When I see people on the street who are homeless, my gaze quickly travels from their faces to their wrists. I often notice something unusual: hospital ID bands, sometimes several, decorating each arm, like white paper-plastic badges of honor.
As an emergency department physician in New York City, this comes as no surprise. In my work I see a disproportionately large number of patients who are homeless.
On any given day, nearly 600,000 people are homeless across America. A large cohort of frequent ED users comes from their ranks. They account for a disproportionate share of hospital readmissions. Many have prolonged lengths of stay for each hospitalization. Addressing the problem of homelessness is critical to reducing healthcare costs.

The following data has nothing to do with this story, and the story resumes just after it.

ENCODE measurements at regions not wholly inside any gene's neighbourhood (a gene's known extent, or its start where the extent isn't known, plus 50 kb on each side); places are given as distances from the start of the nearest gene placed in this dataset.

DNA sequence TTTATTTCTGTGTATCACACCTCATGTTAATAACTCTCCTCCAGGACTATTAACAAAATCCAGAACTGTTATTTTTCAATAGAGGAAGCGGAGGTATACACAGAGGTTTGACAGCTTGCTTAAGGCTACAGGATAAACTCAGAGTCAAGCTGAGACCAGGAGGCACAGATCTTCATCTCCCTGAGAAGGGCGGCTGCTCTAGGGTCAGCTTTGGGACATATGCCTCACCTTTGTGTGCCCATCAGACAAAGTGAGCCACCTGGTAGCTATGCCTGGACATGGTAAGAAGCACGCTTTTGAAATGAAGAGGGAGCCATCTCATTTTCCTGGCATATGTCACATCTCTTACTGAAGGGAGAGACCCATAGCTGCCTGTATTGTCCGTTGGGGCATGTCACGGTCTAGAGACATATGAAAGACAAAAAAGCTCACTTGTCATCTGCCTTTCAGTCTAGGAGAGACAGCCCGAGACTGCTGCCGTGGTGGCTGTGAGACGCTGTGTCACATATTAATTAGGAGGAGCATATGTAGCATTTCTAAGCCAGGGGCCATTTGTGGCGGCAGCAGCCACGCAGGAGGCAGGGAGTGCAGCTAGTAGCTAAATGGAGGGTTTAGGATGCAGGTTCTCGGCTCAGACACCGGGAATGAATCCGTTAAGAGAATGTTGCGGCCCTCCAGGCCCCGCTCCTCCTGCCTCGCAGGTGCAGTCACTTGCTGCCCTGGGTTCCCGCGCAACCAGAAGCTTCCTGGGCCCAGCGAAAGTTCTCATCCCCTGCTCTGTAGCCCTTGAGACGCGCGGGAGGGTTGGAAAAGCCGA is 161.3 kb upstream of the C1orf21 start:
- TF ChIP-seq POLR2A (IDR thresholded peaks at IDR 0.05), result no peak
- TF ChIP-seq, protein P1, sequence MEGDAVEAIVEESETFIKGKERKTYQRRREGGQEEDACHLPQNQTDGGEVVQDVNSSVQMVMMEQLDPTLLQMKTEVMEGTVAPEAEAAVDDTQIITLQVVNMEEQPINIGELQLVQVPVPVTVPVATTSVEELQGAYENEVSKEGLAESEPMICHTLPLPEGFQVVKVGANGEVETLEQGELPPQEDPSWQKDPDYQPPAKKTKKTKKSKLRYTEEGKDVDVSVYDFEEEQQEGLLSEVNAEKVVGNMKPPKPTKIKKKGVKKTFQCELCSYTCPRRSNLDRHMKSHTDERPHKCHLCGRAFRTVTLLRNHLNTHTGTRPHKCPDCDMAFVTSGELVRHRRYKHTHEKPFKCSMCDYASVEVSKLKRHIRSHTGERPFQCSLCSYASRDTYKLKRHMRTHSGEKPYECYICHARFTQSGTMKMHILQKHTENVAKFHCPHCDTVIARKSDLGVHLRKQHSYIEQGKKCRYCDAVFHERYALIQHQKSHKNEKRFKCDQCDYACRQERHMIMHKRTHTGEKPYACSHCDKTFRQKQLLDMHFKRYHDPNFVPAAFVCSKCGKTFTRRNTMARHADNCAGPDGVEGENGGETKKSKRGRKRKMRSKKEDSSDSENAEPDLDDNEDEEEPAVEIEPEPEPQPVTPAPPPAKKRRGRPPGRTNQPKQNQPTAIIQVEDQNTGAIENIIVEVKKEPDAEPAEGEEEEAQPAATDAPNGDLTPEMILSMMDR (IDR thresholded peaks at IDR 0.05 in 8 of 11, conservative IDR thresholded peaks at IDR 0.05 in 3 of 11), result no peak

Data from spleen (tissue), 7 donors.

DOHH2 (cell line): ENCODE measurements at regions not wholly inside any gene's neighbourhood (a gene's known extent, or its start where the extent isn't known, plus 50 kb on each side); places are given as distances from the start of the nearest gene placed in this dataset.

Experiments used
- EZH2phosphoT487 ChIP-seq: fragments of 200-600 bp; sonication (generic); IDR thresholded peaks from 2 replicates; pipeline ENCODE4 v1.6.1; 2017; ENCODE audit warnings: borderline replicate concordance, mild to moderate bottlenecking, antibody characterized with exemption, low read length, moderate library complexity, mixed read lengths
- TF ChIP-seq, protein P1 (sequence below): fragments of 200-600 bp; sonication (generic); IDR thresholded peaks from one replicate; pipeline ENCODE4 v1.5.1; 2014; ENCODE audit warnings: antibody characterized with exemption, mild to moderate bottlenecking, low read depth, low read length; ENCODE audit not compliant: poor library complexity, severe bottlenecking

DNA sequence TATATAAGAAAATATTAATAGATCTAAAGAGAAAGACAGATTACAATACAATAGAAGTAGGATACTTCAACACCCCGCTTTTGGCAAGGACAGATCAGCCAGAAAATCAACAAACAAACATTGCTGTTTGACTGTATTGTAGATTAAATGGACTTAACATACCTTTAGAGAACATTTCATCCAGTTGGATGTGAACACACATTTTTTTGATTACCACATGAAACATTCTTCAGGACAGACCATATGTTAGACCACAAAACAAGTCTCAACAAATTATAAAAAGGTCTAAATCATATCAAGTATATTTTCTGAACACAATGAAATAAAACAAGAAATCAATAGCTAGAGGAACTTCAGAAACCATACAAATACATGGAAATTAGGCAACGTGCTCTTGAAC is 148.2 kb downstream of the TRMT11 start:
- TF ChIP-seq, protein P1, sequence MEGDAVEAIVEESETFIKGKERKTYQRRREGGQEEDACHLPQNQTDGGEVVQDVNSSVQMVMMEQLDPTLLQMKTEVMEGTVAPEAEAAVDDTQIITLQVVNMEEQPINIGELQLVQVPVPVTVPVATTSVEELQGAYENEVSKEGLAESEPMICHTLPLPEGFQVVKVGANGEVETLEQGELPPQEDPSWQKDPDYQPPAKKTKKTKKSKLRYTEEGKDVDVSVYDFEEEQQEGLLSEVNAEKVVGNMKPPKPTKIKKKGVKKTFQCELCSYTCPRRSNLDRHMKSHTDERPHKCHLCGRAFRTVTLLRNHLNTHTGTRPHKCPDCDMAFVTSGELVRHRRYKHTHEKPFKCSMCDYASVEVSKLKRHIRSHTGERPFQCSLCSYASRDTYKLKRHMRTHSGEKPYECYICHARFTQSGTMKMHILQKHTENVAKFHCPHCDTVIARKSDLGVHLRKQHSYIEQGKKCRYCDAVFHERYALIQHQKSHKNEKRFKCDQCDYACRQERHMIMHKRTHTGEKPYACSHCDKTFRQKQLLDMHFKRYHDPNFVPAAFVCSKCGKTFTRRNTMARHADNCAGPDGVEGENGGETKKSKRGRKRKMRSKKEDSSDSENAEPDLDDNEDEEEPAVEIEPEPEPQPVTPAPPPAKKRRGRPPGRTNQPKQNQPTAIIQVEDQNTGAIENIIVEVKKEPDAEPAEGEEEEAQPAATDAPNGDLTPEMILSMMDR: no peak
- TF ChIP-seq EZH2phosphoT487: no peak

In New York City, the Department of Homeless Services asks hospital EDs to voluntarily count their homeless patients for its annual single-night count, but few do. This year the Bronx Health and Housing Consortium took its own count in eight Bronx hospital EDs. They found 120 homeless people there, while on the same night the official city count identified only 69 homeless people on the streets of the Bronx.
It is often assumed that homeless people use the ED just as a place to sleep. But research tells us they disproportionately suffer from physical and behavioral health problems, which drive their use of EDs.
The solution to reducing their ED use, then, is not just to give them an alternative place to sleep. They need an end to their homelessness.
One obvious solution is to give people some type of home. The U.S. Interagency Council on Homelessness provides a comprehensive roadmap of how to end homelessness in its "Opening Doors" report. The healthcare system could and should be part of providing these resources, not just because of the profound effect of homelessness on our nation's health, but because of its impact on the healthcare system's overall costs.